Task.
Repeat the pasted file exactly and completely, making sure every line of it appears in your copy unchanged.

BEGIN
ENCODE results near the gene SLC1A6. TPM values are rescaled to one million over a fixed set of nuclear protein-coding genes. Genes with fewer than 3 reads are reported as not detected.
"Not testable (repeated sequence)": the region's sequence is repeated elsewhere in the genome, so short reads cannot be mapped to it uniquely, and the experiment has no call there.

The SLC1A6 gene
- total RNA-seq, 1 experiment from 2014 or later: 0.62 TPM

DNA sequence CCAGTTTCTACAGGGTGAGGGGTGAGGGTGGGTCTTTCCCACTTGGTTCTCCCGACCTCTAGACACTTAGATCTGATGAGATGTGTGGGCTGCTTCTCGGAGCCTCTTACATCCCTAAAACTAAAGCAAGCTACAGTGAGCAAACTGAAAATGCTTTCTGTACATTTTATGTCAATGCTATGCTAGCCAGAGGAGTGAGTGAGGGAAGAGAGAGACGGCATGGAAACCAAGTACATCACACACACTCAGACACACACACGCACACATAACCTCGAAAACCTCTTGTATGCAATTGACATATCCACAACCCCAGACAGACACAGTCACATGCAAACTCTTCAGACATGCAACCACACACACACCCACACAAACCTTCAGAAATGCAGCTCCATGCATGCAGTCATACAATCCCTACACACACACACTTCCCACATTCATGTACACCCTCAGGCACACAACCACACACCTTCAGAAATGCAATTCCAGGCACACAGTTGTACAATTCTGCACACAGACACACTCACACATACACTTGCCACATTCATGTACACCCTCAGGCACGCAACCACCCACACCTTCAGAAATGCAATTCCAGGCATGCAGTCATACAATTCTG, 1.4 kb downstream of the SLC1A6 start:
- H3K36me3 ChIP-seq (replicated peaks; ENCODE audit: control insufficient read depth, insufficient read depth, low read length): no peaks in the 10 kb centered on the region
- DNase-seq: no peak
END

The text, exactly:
ENCODE results near the gene SLC1A6. TPM values are rescaled to one million over a fixed set of nuclear protein-coding genes. Genes with fewer than 3 reads are reported as not detected.
"Not testable (repeated sequence)": the region's sequence is repeated elsewhere in the genome, so short reads cannot be mapped to it uniquely, and the experiment has no call there.

The SLC1A6 gene
- total RNA-seq, 1 experiment from 2014 or later: 0.62 TPM

DNA sequence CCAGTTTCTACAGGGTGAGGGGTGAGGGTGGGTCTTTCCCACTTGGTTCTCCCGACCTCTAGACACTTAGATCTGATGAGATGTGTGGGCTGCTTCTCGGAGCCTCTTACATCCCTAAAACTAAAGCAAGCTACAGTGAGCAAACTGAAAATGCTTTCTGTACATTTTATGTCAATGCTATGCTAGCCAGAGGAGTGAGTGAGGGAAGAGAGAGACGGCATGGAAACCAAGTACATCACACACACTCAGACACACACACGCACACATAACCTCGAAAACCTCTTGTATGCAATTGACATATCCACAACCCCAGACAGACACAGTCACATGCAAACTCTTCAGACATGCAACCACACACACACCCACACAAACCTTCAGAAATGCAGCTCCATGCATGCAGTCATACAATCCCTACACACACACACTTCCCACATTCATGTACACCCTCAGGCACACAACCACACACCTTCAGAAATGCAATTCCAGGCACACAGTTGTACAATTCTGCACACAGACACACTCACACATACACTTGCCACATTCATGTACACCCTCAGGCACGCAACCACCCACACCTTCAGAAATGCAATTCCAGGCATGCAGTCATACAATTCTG, 1.4 kb downstream of the SLC1A6 start:
- H3K36me3 ChIP-seq (replicated peaks; ENCODE audit: control insufficient read depth, insufficient read depth, low read length): no peaks in the 10 kb centered on the region
- DNase-seq: no peak